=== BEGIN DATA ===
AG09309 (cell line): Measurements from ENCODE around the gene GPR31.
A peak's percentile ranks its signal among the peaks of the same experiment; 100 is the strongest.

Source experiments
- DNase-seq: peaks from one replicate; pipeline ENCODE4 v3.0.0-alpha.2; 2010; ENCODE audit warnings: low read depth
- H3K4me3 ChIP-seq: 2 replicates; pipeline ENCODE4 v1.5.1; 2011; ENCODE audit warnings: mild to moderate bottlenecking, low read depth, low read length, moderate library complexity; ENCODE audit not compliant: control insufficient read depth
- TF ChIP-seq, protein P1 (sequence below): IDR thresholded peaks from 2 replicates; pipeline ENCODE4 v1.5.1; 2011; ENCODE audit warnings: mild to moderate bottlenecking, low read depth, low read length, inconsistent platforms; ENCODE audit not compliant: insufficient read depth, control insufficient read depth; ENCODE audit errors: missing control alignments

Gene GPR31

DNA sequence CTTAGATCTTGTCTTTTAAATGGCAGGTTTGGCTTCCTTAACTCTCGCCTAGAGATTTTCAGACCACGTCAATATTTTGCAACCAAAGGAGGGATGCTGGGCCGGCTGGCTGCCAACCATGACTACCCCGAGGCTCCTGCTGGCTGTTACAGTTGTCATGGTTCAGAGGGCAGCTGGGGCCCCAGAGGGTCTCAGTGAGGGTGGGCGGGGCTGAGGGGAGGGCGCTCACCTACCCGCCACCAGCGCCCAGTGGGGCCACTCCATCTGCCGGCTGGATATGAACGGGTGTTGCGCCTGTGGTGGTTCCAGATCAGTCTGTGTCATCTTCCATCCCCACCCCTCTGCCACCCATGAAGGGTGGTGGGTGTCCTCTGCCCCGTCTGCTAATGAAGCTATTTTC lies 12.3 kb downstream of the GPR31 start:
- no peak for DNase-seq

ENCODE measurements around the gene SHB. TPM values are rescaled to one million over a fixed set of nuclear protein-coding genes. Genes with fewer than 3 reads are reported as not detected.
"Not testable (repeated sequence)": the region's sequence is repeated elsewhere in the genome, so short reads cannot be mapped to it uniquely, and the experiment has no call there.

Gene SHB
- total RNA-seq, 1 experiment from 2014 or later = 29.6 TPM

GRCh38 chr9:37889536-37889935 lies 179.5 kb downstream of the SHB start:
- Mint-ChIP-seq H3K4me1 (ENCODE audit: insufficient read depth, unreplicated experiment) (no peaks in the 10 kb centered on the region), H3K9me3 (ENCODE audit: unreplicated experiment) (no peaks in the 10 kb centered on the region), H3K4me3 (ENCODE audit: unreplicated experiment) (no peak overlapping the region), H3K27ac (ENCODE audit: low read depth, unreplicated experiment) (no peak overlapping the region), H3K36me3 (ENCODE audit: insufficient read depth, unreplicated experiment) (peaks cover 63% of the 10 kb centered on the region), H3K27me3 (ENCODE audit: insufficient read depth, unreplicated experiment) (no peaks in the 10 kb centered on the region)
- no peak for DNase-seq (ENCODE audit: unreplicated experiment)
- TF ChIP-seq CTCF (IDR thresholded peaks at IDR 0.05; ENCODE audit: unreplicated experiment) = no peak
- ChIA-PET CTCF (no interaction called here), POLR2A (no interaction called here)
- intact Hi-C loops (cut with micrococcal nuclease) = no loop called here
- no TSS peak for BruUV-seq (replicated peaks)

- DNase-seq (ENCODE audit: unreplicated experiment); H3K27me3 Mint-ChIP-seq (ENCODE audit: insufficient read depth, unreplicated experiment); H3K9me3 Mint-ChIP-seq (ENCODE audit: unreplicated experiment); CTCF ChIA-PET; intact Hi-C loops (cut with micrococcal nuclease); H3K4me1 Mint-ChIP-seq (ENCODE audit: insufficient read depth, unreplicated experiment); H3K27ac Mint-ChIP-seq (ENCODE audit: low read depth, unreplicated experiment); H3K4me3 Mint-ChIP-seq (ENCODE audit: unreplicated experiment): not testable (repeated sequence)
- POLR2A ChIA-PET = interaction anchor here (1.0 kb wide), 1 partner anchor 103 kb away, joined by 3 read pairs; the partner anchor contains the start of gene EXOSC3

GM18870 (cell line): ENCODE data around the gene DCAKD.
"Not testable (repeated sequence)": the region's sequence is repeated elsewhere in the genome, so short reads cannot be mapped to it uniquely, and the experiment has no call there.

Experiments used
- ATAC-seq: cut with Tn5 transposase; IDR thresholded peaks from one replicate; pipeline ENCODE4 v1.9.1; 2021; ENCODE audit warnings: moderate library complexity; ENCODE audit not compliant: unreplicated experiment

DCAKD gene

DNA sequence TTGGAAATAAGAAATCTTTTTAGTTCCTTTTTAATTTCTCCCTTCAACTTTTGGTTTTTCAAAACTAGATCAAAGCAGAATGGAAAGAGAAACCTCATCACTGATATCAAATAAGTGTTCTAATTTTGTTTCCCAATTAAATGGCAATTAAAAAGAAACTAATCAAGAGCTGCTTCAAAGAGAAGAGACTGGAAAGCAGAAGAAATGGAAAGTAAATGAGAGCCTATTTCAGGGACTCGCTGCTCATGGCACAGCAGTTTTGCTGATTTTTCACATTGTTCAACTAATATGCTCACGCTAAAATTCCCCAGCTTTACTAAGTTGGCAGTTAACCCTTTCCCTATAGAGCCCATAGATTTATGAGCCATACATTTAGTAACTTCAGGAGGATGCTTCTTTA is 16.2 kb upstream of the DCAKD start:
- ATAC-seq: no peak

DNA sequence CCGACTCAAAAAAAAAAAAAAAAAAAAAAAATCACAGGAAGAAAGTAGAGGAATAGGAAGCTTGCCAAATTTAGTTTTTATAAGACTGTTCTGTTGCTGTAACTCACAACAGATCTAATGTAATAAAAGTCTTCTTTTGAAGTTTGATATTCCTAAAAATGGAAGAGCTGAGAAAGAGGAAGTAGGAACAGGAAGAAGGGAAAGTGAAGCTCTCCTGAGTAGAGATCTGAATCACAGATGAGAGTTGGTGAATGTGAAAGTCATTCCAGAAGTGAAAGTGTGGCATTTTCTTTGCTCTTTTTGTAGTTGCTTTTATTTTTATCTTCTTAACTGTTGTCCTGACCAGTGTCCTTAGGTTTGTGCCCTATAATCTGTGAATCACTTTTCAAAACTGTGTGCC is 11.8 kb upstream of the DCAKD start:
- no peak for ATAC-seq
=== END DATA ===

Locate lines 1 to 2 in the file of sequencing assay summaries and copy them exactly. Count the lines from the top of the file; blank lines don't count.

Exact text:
AG09309 (cell line): Measurements from ENCODE around the gene GPR31.
A peak's percentile ranks its signal among the peaks of the same experiment; 100 is the strongest.